A drone captured incredible footage of a woman being surrounded by a pod of killer whales.
To be perfectly frank, it’s OK to not be cool when a trio of killer whales shows up on your morning swim. Then again, that might be why Judie Johnson is still around to tell the tale of her close encounter. Floundering around like a panicked seal might have made her into a whale’s lunch.
Last week, Judie was swimming off the coast of Coromandel, New Zealand, when she was approached by a pod of orcas (also known as killer whales). Where a normal person would have swum for shore, Judie just kept going as though nothing was amiss. The whales kept getting closer and closer until they were right on top of her, with the largest getting close enough to nip at her toes.
"There was a shape that went under me, like a huge shape and I thought [it was] dolphins and I was quite excited, and then I saw the great white color on the back,” Johnson told TVNZ. "I was also thinking they eat seals and I’m in a black wetsuit.”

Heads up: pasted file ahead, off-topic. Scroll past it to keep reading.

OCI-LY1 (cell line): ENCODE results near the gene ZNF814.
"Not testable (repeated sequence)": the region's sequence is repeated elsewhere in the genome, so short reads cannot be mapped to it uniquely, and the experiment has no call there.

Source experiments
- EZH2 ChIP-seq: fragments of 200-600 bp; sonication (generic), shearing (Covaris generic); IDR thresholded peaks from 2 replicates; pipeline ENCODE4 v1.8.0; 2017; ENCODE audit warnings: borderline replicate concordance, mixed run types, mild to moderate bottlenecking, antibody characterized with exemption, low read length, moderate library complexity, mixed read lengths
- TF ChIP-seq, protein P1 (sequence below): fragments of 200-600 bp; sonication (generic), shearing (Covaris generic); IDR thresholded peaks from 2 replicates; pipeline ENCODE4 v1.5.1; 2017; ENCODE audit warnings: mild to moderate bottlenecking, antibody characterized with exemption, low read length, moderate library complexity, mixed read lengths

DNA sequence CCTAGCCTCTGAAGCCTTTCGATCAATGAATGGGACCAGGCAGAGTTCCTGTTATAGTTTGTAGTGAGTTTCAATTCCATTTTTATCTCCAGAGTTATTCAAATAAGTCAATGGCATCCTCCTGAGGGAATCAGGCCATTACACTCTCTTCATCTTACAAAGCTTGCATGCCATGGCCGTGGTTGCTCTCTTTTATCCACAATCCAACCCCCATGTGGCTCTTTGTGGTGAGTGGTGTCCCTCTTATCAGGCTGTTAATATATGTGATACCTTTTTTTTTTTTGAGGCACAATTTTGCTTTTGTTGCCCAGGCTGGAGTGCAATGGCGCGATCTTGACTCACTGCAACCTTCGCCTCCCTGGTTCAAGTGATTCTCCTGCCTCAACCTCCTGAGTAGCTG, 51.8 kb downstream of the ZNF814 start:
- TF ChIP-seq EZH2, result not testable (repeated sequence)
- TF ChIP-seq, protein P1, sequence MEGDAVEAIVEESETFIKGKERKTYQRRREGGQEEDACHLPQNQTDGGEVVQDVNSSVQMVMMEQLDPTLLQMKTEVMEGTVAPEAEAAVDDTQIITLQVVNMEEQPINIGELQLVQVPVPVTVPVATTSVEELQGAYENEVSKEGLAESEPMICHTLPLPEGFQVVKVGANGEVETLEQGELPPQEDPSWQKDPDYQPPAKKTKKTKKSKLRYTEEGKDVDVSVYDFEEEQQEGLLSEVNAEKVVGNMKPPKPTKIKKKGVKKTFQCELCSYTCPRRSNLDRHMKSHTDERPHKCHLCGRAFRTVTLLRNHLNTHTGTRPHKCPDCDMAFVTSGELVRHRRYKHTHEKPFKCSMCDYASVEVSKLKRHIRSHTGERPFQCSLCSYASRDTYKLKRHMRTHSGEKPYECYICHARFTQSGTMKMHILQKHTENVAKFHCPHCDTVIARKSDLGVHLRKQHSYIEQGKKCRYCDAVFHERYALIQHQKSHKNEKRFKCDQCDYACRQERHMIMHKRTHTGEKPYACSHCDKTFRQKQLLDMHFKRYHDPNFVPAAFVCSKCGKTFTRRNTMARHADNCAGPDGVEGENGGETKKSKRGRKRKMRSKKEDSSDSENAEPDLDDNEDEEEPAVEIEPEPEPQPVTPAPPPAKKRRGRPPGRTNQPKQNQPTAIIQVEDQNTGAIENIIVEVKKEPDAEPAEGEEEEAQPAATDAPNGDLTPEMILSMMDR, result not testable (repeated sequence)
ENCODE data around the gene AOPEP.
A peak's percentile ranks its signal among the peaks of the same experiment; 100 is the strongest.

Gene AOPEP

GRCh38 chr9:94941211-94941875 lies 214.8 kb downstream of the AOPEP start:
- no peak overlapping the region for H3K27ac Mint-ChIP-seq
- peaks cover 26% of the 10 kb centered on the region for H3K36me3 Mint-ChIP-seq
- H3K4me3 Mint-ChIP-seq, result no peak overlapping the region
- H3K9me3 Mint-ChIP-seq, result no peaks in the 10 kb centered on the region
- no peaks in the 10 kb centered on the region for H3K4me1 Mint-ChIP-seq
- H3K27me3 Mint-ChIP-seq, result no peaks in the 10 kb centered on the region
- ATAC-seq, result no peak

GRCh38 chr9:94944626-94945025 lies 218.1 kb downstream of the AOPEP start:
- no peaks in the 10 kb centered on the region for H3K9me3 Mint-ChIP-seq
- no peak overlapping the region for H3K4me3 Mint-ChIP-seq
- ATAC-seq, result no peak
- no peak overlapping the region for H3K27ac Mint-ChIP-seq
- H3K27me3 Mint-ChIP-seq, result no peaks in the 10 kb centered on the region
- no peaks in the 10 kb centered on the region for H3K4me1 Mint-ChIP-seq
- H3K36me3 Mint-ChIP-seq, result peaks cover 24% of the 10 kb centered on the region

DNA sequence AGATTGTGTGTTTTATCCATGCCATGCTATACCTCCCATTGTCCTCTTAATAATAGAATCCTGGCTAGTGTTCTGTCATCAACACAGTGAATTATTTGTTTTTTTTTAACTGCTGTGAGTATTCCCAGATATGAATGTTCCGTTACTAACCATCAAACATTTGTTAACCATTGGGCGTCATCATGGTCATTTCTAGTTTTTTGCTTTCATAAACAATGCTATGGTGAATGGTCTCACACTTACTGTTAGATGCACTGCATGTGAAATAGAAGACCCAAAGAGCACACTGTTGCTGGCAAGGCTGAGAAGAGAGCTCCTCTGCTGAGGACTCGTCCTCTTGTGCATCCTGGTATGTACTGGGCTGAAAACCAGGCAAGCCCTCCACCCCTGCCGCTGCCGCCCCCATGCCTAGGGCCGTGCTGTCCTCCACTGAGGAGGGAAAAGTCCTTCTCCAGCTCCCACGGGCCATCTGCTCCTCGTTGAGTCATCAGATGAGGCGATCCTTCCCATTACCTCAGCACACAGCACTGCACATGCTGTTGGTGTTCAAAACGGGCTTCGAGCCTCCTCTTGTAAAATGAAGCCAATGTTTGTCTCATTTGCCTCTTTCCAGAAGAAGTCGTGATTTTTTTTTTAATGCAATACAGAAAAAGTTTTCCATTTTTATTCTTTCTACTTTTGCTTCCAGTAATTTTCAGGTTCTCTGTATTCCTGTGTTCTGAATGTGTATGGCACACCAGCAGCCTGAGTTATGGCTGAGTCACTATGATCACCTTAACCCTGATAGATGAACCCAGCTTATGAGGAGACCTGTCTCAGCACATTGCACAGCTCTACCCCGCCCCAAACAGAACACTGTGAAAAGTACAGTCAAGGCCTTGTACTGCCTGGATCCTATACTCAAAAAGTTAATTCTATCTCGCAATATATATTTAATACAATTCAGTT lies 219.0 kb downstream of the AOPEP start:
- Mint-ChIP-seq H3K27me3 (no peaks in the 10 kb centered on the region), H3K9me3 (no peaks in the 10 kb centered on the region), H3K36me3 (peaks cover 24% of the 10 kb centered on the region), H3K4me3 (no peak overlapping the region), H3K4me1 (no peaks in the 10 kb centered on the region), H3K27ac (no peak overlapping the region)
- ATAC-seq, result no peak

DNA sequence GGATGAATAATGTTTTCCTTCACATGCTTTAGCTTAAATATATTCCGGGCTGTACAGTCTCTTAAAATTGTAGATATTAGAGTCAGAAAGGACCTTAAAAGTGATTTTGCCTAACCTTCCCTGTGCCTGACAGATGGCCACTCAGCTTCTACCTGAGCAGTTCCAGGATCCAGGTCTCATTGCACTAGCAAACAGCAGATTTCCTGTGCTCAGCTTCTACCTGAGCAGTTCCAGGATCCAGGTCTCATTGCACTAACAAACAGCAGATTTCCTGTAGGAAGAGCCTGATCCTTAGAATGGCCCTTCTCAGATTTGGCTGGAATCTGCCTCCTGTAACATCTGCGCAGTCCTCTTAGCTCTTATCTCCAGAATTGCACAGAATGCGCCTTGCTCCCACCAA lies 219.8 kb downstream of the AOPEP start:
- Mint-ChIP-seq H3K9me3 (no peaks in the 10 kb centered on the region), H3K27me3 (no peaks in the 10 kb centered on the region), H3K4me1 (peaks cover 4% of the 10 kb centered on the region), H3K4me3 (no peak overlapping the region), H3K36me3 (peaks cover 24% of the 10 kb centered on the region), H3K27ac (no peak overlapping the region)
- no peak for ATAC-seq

Judie has a point there: to an untrained eye, a human in a wetsuit would look an awful lot like a seal.
Thankfully for her, these whales were more curious than hungry. The largest whale is likely the mother, along with an adolescent and one calf, and they were all mostly wondering just what Judie was up to. They each get right up close to her with the calf and juvenile playing off to her right while the mother turns and seems to swim sideways while eyeing her.
At one point Judie stops to take a look at the whales following her and a large wave seems to push the mother orca nearly to shore. She then uses her powerful fins (the whale, not Judie) to quickly launch herself away from the bach, kicking up a large amount of silt as she does.
The whole thing was captured on camera thanks to a drone under the command of Dylan Brayshaw, an Australian tourist vacationing in the area.
As it turns out, Judie was actually in very little danger. Orca attacks on humans in the wild are extremely rare and none have been fatal. In captivity is another story, where some scientists believe orcas are smart enough to try to fight back against their captors.